For all the tributes, the respect and the admiration, those who are not Man United supporters can be forgiven for having walked to work with a little spring in their step this morning.
The headline news of Sir Alex Ferguson’s impending retirement is tinged with sadness, of course, but there is a hint of relief that the competitive field in English football has been levelled a little.
The man who accumulated trophies like a schoolboy collecting stickers has departed, and thus the veneer of invincibility at Old Trafford may just be starting to crack.
That ought to bring at least a smile to all those non-United fans who grew up in the long shadow of Ferguson’s 90s, when at times the repetition of the club’s success could feel like a never-ending slap in the face.
In that decade alone, Ferguson won half of the championships on offer, finishing outside the top two only once.
That regularity became synonymous with the United manager and helped cast him as a robotic, inhuman, figure.
It was as if, in order to understand his heightened single-mindedness, we ascribed to him the qualities of some sort of Iron Man. A humble human being, we thought, wasn’t capable of such achievements.
This explains the fascination with the man behind the myth in recent years. An interview with, of all people, DJ Spoony, was remarkable for its portrayal of Fergie as the ordinary bloke, the playful grandfather, the raconteur, the Spotify enthusiast.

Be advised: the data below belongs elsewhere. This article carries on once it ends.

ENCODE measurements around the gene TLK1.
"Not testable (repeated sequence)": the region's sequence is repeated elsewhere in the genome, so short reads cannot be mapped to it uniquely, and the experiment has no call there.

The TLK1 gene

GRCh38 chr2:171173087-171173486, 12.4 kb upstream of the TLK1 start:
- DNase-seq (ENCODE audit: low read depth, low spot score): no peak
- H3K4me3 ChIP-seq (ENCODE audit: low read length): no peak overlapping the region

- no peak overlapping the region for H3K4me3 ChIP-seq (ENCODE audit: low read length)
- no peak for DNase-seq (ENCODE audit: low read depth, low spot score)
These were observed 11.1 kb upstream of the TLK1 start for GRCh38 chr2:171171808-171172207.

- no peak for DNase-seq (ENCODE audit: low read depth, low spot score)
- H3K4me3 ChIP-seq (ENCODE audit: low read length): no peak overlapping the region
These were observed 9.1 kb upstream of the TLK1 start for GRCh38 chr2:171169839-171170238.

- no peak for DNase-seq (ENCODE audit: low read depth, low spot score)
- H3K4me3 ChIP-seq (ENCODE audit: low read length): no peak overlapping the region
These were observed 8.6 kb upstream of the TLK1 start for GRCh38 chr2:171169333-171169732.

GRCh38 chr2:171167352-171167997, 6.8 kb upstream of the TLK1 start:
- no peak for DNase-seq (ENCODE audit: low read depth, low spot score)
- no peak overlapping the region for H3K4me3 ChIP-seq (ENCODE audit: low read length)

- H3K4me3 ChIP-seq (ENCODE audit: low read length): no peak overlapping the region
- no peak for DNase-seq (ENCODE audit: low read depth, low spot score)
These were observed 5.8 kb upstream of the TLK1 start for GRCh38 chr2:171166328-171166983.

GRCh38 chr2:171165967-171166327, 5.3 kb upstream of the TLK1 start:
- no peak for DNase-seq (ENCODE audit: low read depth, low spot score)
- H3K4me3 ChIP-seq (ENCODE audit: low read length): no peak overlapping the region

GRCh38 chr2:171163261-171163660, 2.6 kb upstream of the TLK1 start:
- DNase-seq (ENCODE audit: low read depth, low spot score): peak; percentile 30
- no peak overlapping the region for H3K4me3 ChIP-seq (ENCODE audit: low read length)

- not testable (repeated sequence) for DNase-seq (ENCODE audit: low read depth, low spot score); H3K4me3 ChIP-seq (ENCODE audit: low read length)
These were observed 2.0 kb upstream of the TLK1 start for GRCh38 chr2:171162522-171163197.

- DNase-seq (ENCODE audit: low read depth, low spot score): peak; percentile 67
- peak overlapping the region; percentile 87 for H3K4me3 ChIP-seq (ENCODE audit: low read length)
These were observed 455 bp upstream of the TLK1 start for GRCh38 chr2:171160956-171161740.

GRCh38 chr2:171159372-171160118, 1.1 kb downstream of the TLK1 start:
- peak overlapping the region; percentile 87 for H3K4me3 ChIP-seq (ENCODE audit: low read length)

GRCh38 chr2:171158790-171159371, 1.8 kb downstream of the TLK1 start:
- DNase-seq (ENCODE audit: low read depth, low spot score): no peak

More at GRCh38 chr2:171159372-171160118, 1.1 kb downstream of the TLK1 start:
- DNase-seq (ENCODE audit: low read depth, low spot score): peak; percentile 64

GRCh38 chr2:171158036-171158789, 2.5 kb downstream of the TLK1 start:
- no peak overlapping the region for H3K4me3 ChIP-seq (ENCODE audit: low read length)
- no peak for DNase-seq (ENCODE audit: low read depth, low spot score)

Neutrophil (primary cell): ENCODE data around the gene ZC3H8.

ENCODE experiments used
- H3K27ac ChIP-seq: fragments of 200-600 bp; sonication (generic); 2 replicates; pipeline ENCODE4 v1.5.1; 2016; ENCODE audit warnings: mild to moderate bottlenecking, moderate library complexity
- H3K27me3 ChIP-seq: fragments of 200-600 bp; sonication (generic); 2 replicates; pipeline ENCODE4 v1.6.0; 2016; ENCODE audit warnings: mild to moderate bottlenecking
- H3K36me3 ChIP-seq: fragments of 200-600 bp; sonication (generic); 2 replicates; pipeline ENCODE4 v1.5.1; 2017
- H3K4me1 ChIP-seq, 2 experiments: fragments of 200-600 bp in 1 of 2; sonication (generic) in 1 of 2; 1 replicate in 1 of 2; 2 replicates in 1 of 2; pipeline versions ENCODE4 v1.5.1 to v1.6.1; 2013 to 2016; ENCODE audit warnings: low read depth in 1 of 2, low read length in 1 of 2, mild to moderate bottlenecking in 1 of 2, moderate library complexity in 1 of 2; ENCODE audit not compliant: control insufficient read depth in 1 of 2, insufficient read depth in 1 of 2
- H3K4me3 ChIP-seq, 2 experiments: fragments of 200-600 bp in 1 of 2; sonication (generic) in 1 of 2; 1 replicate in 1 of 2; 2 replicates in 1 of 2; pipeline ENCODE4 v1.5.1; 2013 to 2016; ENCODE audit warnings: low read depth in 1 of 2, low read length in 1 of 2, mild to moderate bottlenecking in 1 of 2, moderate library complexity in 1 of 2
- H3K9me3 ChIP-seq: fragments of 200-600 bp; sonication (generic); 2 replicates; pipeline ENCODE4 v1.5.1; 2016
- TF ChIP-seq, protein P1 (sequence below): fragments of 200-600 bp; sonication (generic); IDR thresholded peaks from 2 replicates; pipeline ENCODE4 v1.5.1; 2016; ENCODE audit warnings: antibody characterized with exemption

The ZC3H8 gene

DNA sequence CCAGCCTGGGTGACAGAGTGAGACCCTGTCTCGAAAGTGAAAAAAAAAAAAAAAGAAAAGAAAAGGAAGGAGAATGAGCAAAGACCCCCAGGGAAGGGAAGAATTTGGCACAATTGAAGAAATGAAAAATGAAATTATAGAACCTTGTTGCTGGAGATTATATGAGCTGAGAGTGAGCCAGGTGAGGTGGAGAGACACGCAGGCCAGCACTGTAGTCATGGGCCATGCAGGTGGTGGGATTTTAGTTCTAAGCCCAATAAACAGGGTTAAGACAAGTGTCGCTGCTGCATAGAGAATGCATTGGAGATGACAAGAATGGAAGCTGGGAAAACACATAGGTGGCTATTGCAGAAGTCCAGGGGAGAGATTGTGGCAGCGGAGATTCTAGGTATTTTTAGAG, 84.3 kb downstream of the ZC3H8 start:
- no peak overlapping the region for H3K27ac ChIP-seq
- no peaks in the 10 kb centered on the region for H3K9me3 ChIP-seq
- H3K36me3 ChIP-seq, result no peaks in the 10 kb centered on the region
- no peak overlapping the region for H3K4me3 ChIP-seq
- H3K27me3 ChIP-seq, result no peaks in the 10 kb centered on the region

And it reveals why the stream of eulogies written this week have featured many a yarn of the compassionate side, which lurked behind the iron will.
Since it seems a week for sharing personal encounters with Ferguson, this writer might as well dive in.
A couple of years ago, covering a youth football tournament at United’s Carrington training complex, I was granted access, along with a New Zealand sports writer I’d been travelling with, to the manager’s weekly press conference.
While I quietly observed, partially paralysed by the enormity of the occasion, my Kiwi friend piped up with a question – much to the consternation and disgust of a press pack not accustomed to having their line of enquiry interrupted – about a meeting between Scotland and New Zealand at the 1986 World Cup.
After the session ended, a jovial Ferguson sought out my friend and invited him into his office for a private audience, as the rest of us gawped on in envy.
Behind all the bravado and steely muscularity, Ferguson loves to chat football just like any other fan.
But enough of the man, how will the myth live on? How can his footballing legacy be measured?
Well, for the man who marked out his career by important numbers, how about the statistic that nearly a quarter of all young football fans now support Manchester United: the club Sir Alex built.
Ed Bearryman is features editor at Match of the Day magazine